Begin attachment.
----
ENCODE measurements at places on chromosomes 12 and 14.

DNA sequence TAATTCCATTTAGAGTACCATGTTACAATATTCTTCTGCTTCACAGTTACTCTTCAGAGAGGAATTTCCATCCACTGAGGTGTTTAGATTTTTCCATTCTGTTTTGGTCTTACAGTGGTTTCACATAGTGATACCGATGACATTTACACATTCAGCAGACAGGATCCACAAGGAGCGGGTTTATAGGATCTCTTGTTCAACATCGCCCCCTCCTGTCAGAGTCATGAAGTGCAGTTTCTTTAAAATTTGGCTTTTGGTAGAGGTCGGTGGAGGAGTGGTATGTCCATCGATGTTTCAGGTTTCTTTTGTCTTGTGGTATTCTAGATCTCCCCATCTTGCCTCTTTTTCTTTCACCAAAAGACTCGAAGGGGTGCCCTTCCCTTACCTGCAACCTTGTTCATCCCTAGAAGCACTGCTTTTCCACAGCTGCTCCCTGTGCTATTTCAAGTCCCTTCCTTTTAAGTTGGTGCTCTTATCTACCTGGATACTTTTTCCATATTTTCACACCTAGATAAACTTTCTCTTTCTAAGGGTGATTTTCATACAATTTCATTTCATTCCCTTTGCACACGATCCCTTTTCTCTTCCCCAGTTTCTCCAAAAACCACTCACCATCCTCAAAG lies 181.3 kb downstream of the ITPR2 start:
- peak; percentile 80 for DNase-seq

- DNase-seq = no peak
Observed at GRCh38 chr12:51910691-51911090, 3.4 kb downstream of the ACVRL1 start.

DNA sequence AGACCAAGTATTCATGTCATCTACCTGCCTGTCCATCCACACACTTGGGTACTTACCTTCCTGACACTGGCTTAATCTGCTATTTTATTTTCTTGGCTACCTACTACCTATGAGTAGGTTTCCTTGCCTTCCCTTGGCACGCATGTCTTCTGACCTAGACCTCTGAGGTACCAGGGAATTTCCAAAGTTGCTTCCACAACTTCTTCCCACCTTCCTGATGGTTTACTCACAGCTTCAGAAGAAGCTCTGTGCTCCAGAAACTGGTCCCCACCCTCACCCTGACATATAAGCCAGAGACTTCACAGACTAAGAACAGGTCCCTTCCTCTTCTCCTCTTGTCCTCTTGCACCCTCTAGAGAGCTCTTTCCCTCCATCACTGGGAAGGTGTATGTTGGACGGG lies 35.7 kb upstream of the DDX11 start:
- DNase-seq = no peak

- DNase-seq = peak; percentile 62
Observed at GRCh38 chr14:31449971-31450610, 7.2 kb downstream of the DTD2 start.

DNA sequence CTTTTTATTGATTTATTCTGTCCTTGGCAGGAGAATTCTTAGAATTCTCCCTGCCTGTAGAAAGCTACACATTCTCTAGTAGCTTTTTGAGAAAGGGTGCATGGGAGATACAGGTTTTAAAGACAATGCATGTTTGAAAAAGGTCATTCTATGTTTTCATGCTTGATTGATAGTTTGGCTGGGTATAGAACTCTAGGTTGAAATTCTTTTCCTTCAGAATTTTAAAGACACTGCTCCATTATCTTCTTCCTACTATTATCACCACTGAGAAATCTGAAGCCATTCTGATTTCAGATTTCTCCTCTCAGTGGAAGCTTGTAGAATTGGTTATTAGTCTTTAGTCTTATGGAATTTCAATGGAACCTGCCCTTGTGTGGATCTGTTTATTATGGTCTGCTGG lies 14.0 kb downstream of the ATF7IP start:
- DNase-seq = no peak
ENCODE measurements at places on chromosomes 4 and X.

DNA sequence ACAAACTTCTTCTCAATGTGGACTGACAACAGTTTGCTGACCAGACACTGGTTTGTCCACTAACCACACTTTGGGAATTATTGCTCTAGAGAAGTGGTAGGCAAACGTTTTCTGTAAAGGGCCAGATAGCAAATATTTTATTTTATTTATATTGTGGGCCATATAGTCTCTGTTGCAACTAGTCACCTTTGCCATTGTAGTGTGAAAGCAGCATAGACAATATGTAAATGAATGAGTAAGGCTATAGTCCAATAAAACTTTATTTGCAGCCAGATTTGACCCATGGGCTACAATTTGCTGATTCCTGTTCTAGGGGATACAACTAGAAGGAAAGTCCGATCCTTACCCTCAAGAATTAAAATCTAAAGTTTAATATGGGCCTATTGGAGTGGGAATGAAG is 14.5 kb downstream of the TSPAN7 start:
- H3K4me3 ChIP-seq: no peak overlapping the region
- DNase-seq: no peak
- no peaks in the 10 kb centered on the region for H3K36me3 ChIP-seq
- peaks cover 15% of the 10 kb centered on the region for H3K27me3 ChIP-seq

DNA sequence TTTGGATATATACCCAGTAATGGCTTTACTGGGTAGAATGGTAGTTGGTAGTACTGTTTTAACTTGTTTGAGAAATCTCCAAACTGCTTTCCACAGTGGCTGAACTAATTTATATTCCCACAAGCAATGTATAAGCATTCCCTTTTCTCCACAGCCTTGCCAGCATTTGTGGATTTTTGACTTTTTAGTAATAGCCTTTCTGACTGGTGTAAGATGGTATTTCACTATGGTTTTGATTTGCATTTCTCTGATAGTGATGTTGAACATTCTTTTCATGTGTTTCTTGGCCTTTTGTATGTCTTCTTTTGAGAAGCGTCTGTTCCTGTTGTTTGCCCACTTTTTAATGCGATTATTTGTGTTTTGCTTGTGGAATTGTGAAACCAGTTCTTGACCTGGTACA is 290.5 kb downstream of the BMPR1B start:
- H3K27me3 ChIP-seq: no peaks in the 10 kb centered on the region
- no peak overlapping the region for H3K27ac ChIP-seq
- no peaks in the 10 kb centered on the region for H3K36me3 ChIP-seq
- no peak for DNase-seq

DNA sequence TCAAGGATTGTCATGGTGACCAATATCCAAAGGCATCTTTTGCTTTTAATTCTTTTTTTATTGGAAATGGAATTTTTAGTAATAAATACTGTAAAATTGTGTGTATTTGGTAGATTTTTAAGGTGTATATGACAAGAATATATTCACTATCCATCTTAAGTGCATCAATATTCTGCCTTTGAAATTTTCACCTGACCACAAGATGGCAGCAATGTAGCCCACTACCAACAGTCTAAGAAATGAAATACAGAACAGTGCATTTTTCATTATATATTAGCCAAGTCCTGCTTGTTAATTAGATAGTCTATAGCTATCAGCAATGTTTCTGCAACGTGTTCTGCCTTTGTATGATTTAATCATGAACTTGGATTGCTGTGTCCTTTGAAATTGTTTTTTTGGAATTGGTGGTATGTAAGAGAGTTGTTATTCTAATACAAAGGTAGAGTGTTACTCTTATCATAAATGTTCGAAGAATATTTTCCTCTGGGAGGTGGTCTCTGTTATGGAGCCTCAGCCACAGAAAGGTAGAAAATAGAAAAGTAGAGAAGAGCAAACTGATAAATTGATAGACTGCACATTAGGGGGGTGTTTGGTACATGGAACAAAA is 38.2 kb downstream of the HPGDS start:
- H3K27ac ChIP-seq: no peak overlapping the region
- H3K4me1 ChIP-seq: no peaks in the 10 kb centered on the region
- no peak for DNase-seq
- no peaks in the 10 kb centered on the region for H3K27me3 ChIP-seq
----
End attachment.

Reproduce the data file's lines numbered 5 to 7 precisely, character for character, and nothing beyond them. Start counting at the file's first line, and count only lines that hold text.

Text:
Observed at GRCh38 chr12:51910691-51911090, 3.4 kb downstream of the ACVRL1 start.

DNA sequence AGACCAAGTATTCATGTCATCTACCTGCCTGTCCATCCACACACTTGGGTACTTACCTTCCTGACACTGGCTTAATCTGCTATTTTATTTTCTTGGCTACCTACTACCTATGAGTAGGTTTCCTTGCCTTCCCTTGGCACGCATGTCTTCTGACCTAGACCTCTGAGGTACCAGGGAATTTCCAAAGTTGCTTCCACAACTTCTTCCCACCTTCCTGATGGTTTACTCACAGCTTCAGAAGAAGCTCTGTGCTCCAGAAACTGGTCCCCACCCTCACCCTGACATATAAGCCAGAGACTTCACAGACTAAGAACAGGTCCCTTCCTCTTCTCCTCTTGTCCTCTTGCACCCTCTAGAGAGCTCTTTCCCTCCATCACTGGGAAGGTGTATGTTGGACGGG lies 35.7 kb upstream of the DDX11 start:
- DNase-seq = no peak